Marian Carlson of Lexington suggested not only The Shenandoah Streamer and The Valley Comet but The Blue Ridge Bullet.
“Of course, if it’s a slow local train it would have to be The Virginia Creeper,” she cracked.
And now here are the rest of the mailed-in suggestions.
Down in Rocky Mount, Peggie Foster likes The Moonshine Express, because the train follows the same general route (north) that Franklin County’s most infamous product has for years. She got a kick out of my idea, The Big Licker, but won’t support it unless I change the last word to Likker. Sounds like she’s sipping the white lightning, eh?
Katie Slider, a Roanoke native who lives in Atlanta, thinks the train should be The Roanoke Valley Rambler heading south, and The Boston Patriot going North. Doug Burnette of Roanoke and David Robinson of Raleigh, N.C., like a more simple “The Virginian.”
James Trail of Buchanan suggested The Appalachian. So did Henry Palmer of Lexington. Linda Goodrich of Roanoke modified that slightly: The Appalachian Express.
Salem’s Barbara Stanley likes Ro-Bo Express, because the train will run between Roanoke and Boston. I can hear that conductor now: “All aboard the Ro-Bo!”
The Commonwealth Express, or perhaps merely The Commonwealth was the brainchild of Phil Anderson of Roanoke County, because the train links “two of four commonwealths in the country (Virginia and Massachusetts) and passes through a third one (Pennsylvania).”
David Fisher of Roanoke doubts that a passenger train will ever truly come back to the Star City. For that reason, it should be called The Not-Quite-to-Roanoke Express, he said.
Floyd resident Michael Linkous likes The Cardinal Express, after the state bird, or The Dogwood Express, after our state flower and tree.
Jerry Dodson of Troutville says we should name it The American Express. Why? “I am 80 and the politicians are killing my America,” he said. Dodson also requested the train use the Norfolk & Western engine “that had the stars and stripes painted on it.”
Rick Barrow of Christiansburg suggested Mason-Dixon Express. Jesse Phillips of Roanoke offered RoLy Train — a few years ago, he offered a similar name for the bus that goes to the Hill City.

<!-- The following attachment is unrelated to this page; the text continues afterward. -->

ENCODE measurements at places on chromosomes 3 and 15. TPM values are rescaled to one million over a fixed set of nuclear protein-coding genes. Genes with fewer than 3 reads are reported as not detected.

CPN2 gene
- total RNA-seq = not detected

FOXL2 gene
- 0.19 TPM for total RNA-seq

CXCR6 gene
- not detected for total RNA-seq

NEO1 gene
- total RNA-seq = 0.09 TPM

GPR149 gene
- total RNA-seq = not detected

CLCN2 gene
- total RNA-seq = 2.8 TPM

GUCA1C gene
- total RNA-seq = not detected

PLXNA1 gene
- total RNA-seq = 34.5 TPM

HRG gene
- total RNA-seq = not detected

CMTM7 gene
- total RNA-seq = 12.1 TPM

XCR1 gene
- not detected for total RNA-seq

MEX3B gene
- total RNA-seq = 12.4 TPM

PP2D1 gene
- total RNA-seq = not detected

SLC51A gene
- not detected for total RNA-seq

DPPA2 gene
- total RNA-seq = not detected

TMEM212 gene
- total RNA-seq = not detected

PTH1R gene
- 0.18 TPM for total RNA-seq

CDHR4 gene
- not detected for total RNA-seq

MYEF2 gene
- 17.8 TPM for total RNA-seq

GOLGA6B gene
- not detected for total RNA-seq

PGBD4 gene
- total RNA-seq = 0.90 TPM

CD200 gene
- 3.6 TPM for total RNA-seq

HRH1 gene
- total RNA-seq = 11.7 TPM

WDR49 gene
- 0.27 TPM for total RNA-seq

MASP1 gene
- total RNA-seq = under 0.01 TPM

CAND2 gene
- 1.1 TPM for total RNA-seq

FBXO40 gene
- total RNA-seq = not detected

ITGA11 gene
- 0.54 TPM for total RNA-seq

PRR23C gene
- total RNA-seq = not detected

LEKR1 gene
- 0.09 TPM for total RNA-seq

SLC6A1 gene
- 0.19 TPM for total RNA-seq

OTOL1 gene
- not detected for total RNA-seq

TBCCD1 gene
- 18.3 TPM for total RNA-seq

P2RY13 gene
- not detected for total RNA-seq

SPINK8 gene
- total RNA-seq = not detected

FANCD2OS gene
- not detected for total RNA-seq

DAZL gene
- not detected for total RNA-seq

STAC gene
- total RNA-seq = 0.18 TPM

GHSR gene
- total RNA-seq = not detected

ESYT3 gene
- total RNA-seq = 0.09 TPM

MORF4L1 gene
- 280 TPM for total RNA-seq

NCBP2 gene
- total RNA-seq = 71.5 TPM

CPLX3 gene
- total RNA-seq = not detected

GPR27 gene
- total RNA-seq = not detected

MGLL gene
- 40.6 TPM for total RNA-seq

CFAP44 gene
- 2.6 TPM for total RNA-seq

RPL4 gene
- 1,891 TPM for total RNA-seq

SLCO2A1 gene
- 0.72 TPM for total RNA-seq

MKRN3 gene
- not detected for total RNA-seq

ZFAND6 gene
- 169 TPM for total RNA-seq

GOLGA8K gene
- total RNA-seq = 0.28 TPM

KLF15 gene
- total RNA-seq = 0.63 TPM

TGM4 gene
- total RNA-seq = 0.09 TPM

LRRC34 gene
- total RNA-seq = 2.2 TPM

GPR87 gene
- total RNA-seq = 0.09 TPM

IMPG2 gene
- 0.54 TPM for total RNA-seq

Down in Pearisburg, Melvin L. “Bud” Chambless Jr. offered up The Bean Town - Big Lick Express — or the other way around. Ken Conklin of Daleville voted for the Big Lick Express. He said it could be nicknamed with my idea, The Big Licker.
Jerry Guzi of Roanoke suggested Freedom Trail; Jim Dalmas, a Roanoke native who now lives in Jarrettsville, Md., suggested a play on The Pocahontas: The Pokey-Haunt-Us.
The Old Dominion was the choice of both Rafael Guroian of Baltimore and Carla Sizemore of Roanoke. Guroian said that as far as he’s been able to tell, there never has been a train with that moniker.
“Given the fact that this train goes through the absolute heart of the Old Dominion and has room to stretch further west in future years, I can’t imagine a more apropos name,” he wrote.
Martha Jeffries of Roanoke likes The Arrow, because “now we’ll have a straight shot, instead of having to go to Lynchburg.”
The Rev. Wes Jamison, who grew up in Wythe County but now lives in Silver Spring, Md., believes The Shenandoah is a fitting name. “The line will run almost the length of the Great Valley of Virginia and I can’t think of a better name for it.”
The Phoenix is the best choice, writes Charles Brumbelow of Shelbyville, Tenn. That’s because “it is rising from the ashes of passenger trains past.” But he secretly hopes they call it The Tennessean because that’ll be a hint it will one day serve Bristol.
As you might expect in a column by yours truly, there were also some unusual, funny and sarcastic proposals.
“It should simply be called the Choo-Choo,” writes Dusty Wallace of Elliston. “Why? ‘Cause I’ll get a kick out of respectable-looking people saying choo-choo. ‘Goin’ on a business trip tomorrow. … Gotta catch the choo-choo at 7 a.m.’ ”
William Jones of Roanoke suggests Paul Revere or The Midnight Ride. Seriously? A Yankee moniker for a Southern train?
Last but not least is Jim Martin of Vinton. He said the best name is The Taxpayer Express. “That is who will be paying for it and I think they should get the credit.”
There are more than 100 other suggestions on my blog — so check those out there, and add some more if you like.
Obviously we haven’t settled anything today, but it sure has been fun.
Let’s keep it going, eh? I’ve culled 15 potential train names that you can vote for here.